Coconut is everywhere with products like coconut water, coconut milk, coconut oil and coconut-based deserts infiltrating grocery shelves from health food stores to national chains like Wal-Mart. What’s all the buzz about?
Proponents of coconut oil claim that this “superfood” can boost your immune system, fight heart disease, and prevent cancer and HIV. The truth is there are very few clinical research studies to support these claims.
What Is Coconut Oil?
Coconut oil is extracted from the meat of coconuts. It is the most saturated of all fats, containing 92% saturated fat – that’s 10 times the saturated fat of canola oil. Most saturated fats, including those found in animal products like meat and dairy, are solid at room temperature. Coconut oil can be solid, semi-solid, or liquid depending on room temperature.
Pure Virgin Coconut Oil has a nutty, slightly sweet flavor and detectable smell. It has not been hydrogenated and is therefore trans fat-free.
Hydrogenated Coconut Oil has undergone hydrogenation, a process that converts unsaturated fats to saturated fats and results in the creation of trans fats.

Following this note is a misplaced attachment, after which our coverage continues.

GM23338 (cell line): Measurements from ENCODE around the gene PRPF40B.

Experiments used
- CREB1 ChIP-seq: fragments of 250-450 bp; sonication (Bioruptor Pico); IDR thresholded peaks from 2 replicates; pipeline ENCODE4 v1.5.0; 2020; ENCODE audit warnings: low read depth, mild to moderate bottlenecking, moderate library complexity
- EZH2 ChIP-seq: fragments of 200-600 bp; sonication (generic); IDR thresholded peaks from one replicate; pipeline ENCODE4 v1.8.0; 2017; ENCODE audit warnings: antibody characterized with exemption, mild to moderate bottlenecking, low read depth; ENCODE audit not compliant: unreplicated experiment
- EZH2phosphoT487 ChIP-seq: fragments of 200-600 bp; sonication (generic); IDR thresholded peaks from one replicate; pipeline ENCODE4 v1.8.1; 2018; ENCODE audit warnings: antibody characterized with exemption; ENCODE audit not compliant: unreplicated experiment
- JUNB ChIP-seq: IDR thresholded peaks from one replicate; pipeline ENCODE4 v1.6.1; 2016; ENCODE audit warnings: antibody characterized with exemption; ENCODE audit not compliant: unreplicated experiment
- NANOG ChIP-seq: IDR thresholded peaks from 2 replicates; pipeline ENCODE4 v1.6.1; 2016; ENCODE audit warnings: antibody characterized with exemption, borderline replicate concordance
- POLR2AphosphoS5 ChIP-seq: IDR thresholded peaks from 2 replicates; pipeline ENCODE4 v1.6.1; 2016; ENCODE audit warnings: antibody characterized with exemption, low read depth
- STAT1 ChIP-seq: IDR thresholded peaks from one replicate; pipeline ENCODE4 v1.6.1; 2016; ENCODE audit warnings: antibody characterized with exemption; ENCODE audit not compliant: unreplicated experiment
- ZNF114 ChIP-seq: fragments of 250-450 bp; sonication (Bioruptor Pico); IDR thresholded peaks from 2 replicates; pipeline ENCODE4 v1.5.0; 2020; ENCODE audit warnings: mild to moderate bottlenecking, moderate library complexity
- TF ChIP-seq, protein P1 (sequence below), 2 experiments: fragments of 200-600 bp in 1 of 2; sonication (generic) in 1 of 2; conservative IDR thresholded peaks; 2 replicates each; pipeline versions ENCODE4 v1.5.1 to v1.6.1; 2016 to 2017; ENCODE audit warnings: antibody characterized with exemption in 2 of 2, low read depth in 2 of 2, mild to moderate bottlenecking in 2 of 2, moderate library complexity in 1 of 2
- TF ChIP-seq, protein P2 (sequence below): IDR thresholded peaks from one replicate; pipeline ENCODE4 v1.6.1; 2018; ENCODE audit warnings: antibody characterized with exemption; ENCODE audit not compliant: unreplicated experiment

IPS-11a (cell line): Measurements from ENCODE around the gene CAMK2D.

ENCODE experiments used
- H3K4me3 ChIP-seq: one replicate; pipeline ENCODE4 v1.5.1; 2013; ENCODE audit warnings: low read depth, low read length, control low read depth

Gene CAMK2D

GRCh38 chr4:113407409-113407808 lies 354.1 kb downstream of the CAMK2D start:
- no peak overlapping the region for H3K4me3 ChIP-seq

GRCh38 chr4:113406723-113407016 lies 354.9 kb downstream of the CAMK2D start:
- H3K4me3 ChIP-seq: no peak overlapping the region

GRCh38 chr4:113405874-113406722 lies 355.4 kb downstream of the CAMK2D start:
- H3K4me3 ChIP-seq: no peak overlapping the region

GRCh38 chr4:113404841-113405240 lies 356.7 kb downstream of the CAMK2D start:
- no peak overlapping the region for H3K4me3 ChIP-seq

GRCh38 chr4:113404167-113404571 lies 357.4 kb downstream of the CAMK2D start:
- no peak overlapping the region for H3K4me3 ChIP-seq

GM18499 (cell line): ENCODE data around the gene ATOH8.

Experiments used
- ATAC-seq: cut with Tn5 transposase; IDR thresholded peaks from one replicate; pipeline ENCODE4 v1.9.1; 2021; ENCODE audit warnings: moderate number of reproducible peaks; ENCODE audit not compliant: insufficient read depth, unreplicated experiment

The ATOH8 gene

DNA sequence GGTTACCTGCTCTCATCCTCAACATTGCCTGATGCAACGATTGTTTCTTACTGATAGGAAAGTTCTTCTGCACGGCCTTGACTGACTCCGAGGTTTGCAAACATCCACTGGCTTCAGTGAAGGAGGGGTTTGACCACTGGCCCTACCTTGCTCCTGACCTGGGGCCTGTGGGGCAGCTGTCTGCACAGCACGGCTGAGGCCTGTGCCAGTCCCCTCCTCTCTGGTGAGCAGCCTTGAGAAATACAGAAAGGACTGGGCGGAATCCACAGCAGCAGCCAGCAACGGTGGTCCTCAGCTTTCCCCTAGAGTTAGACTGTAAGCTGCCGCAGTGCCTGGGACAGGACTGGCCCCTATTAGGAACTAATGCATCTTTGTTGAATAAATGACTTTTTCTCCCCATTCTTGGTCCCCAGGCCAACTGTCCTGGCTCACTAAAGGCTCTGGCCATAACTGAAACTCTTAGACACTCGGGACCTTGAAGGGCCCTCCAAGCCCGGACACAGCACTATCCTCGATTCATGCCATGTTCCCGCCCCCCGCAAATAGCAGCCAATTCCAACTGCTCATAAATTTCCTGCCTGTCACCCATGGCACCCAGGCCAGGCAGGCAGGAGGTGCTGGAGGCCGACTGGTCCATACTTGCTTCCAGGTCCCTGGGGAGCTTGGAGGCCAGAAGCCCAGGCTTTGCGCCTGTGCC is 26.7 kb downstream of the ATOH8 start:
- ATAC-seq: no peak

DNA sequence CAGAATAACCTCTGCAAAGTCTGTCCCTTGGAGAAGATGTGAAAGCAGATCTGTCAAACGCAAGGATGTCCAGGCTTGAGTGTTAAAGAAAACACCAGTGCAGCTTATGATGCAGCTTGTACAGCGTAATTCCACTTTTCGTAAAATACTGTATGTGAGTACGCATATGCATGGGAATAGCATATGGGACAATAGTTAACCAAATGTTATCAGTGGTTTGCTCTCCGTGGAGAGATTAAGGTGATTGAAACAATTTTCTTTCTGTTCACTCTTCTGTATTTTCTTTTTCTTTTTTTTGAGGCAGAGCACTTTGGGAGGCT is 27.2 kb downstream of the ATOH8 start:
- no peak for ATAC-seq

Refined Coconut Oil, often abbreviated on labels as “RBD,” (refined, bleached and deodorized) has no taste or aroma. RBD coconut oil may or may not be hydrogenated.
Health Concerns and Recommendations:
Coconut oil may be mostly saturated fat, but unlike saturated fats from animal sources, it is cholesterol-free. It also contains a high amount of medium-chain fatty acids, primarily lauric acid, which proponents argue has a beneficial effect of increased HDL (AKA “good”) cholesterol. However, these fats also increase LDL (AKA “bad”) cholesterol. High LDL cholesterol is a risk factor for heart disease. Trans fats present in hydrogenated coconut oil also increase LDL cholesterol levels and risk of heart disease.
The current Dietary Guidelines for Americans recommend consuming less than 10% of total daily calories from saturated fatty acids and reducing intake of calories from solid fats.
So what’s the bottom line?
Remember that no one food is a miracle-worker or cure-all. Enjoy coconut oil in moderation if you like, but choose heart-healthy unsaturated oils, including canola and olive oil, more often.